Written by Sanjana Varghese
First published 29 June 2019
The sociologist on how discrimination is embedded in technology – and how we go about building a fairer world
Ruha Benjamin is an associate professor of African American studies at Princeton University, and lectures around the intersection of race, justice and technology. She founded the Just Data Lab, which aims to bring together activists, technologists and artists to reassess how data can be used for justice. Her latest book, Race After Technology, looks at how the design of technology can be discriminatory.
Where did the motivation to write this book come from?
It seems like we’re looking to outsource decisions to technology, on the assumption that it’s going to make better decisions than us. We’re seeing this in almost every arena – healthcare, education, employment, finance – and it’s hard to find a context which it hasn’t penetrated.
Something which really sparked my interest was a series of headlines and articles I saw which were all about a phenomenon dubbed “racist robots”. Then, as time went on, these articles and headlines became less surprised, and they started to say, of course, the robots are racist because they’re designed in a society with these biases.
The idea that software can have prejudice embedded in it is known as algorithmic bias – how does it amplify prejudice?
Many of these automated systems are trying to identify and predict risk. So we have to look at how risk was assessed historically – whether a bank would extend a loan to someone, or if a judge would give someone a certain sentence. The decisions of the past are the input for how we teach software to make those decisions in the future. If we live in a society where police profile black and Latinx people, that affects the police data on who is likely to be a criminal. So you’ll have these communities overrepresented in the data sets, which are then used to train algorithms to look for future crimes, or predict who’s seen to be higher risk and lower risk.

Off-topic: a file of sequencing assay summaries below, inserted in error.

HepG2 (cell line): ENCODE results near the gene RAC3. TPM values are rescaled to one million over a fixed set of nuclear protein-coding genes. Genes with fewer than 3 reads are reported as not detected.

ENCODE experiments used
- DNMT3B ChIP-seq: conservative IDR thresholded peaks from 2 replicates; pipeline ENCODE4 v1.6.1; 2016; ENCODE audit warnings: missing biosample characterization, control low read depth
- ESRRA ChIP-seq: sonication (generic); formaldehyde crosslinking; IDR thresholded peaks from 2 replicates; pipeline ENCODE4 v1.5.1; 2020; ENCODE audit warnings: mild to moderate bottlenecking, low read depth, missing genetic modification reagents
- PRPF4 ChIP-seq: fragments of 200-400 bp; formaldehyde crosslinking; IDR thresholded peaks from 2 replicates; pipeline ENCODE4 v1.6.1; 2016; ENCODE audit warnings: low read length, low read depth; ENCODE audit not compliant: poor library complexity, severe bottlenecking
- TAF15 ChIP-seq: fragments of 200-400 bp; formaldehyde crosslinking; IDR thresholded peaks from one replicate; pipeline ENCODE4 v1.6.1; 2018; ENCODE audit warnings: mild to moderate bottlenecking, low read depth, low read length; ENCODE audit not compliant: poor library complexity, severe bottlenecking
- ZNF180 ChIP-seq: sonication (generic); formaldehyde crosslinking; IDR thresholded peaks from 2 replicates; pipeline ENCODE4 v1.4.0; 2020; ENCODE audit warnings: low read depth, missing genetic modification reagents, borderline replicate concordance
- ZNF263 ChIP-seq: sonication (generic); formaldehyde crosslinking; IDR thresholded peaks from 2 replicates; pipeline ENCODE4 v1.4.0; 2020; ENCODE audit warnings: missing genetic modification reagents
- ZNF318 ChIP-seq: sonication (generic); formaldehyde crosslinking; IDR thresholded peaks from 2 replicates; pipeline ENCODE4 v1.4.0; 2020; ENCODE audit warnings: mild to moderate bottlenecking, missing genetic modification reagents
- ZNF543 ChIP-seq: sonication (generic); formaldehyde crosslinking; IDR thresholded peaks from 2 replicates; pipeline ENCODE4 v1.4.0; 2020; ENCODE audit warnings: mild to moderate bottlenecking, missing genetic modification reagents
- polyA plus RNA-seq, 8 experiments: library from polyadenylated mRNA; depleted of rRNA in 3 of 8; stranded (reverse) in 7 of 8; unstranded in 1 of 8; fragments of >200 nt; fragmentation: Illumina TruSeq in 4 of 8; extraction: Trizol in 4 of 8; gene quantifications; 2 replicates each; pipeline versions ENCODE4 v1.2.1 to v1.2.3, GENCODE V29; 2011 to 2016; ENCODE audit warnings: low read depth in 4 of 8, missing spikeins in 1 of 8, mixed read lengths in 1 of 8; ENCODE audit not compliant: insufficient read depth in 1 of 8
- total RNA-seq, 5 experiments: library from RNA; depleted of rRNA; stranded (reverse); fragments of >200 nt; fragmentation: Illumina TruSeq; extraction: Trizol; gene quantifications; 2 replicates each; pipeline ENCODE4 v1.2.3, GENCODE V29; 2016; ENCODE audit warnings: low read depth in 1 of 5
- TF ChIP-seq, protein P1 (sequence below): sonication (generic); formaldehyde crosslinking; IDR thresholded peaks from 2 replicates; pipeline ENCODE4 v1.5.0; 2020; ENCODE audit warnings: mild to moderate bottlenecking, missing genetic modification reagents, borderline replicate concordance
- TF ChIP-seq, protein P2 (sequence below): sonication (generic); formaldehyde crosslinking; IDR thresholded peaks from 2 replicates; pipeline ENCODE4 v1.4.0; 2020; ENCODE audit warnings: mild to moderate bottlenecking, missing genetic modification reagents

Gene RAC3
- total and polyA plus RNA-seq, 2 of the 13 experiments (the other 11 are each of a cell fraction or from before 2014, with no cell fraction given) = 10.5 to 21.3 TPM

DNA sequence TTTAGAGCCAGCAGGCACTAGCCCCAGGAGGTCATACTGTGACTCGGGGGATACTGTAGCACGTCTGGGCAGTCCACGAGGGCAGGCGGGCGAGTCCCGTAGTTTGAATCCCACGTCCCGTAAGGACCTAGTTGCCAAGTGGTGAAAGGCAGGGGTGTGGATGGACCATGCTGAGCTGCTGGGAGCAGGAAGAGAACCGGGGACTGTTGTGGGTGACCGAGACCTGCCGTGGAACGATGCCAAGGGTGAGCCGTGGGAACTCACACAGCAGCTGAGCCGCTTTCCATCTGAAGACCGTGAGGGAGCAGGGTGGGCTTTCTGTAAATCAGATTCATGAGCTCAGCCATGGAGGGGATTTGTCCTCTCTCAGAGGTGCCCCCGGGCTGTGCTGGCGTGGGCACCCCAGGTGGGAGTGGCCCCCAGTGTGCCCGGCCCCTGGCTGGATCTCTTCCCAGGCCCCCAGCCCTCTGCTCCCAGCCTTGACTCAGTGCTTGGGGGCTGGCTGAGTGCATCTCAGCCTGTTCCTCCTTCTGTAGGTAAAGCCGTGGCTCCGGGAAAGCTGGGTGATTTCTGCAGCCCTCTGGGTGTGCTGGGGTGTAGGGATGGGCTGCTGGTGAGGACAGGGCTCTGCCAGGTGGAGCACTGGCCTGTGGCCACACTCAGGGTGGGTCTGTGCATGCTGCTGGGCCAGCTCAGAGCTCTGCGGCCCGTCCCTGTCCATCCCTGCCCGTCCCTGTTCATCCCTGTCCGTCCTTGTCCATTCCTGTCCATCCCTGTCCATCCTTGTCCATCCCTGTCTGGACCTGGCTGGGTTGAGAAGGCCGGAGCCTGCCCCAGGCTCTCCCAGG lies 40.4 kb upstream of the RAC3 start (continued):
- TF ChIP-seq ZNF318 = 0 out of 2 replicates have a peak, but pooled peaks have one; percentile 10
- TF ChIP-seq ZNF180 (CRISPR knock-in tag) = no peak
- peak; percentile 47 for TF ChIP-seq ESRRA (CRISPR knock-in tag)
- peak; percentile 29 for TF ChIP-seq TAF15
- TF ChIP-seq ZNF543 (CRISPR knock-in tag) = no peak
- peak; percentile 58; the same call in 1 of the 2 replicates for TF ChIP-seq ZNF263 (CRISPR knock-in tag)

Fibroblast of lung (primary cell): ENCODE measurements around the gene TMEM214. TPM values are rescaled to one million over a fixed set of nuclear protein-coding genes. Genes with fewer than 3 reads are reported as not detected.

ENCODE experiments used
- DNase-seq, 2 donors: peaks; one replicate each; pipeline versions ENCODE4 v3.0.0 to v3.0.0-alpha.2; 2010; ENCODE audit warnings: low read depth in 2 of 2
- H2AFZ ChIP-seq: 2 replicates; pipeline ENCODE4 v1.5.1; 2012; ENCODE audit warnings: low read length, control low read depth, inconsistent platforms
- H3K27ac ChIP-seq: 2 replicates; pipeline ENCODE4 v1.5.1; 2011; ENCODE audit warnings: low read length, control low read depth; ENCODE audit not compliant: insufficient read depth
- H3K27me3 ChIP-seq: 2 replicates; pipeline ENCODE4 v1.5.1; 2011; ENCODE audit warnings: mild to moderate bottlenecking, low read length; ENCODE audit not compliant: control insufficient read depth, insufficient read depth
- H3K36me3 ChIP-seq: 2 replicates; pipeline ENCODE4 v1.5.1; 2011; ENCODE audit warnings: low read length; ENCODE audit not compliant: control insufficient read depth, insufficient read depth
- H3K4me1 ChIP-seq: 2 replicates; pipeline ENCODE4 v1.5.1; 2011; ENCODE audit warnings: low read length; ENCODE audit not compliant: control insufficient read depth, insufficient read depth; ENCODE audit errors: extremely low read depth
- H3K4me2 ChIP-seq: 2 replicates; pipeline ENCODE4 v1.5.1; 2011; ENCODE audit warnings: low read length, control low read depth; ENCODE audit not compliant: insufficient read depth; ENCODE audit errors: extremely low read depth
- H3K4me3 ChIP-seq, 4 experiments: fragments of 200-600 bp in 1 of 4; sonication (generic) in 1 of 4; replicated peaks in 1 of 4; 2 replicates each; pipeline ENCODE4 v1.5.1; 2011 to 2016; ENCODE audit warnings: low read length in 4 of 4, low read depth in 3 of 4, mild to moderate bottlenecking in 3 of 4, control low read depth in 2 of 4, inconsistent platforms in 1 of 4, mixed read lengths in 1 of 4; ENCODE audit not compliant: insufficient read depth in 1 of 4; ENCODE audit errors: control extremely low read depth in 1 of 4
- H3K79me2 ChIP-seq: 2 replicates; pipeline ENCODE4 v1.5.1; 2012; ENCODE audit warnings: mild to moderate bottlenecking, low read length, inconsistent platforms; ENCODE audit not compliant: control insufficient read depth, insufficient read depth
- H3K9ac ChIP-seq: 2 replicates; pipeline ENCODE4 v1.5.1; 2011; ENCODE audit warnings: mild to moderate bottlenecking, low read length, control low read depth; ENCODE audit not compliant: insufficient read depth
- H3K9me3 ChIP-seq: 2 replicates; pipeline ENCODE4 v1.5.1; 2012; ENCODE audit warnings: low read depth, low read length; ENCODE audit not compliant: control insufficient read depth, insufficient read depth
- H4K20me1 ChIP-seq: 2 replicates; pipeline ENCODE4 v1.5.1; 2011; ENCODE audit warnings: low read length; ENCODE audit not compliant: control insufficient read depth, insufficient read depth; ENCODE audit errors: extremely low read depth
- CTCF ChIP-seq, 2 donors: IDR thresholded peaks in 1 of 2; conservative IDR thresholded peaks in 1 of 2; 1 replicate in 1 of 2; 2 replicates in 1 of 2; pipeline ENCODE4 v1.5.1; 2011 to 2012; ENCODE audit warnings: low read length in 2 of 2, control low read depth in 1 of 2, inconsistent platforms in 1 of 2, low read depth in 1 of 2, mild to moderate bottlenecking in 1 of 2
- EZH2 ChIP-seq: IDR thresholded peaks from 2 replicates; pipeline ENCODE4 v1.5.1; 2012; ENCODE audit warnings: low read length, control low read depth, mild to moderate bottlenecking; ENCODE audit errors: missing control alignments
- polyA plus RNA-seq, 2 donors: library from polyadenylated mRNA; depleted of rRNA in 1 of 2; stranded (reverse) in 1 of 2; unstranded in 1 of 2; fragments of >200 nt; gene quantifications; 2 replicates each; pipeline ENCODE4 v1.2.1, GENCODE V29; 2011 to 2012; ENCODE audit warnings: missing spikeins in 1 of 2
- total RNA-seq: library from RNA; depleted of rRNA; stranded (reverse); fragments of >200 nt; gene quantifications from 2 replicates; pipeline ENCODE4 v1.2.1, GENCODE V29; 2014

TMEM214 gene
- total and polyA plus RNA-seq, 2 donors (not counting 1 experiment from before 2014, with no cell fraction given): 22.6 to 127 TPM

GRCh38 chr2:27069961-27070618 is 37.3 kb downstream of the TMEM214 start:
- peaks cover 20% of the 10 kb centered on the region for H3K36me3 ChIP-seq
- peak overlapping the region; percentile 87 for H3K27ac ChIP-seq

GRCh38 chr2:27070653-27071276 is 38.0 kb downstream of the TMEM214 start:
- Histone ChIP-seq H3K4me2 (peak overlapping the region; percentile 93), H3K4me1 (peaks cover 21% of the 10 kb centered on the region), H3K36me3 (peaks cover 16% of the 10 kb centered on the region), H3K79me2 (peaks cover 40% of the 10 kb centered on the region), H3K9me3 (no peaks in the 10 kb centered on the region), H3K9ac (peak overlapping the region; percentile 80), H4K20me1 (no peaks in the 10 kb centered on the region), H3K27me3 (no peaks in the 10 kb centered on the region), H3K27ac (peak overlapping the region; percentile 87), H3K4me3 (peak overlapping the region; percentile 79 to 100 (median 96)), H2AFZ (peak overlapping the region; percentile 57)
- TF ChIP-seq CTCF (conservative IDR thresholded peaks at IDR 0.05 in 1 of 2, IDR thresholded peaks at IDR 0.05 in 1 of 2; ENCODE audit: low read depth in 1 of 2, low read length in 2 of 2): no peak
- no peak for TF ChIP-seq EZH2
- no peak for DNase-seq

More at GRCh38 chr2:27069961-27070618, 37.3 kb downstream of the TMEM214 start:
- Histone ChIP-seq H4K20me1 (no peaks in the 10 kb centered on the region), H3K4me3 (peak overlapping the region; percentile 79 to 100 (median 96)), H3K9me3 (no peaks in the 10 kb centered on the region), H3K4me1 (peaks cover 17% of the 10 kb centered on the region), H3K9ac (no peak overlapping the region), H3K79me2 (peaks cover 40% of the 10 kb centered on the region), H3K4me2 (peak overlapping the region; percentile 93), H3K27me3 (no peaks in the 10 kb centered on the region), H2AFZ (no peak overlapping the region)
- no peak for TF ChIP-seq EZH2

The passing of a law can be a placeholder for progress: people celebrate prematurely, even if not much has changed
Are there other areas of society – such as housing or finance – where the use of automated systems has resulted in biased outcomes?
Policing and the courts are getting a lot of attention, as they should. But there are other areas too, such as Amazon’s own hiring algorithms, which discriminated against women applicants, even though gender wasn’t listed on those résumés. The training set used data about who already worked at Amazon. Sometimes, the more intelligent machine learning becomes, the more discriminatory it can be – so in that case, it was able to pick up gender cues based on other aspects of those résumés, like their previous education or their experience.
In your book, you assert that the treatment of black communities is an indication of what’s to come for other communities more generally. How would you say this extends to technology?
Thinking about how risk is racialised is one way into understanding how those systems can eventually be deployed against many more people, not just the initial target. This is one of the things we can see with these new digital scoring systems – these companies which don’t just look at your personal riskiness, but also your social media and the people you’re connected with. If someone you know has defaulted on a loan, that can affect you. So actually, incorporating and gathering more data can be even more harmful to people’s lives.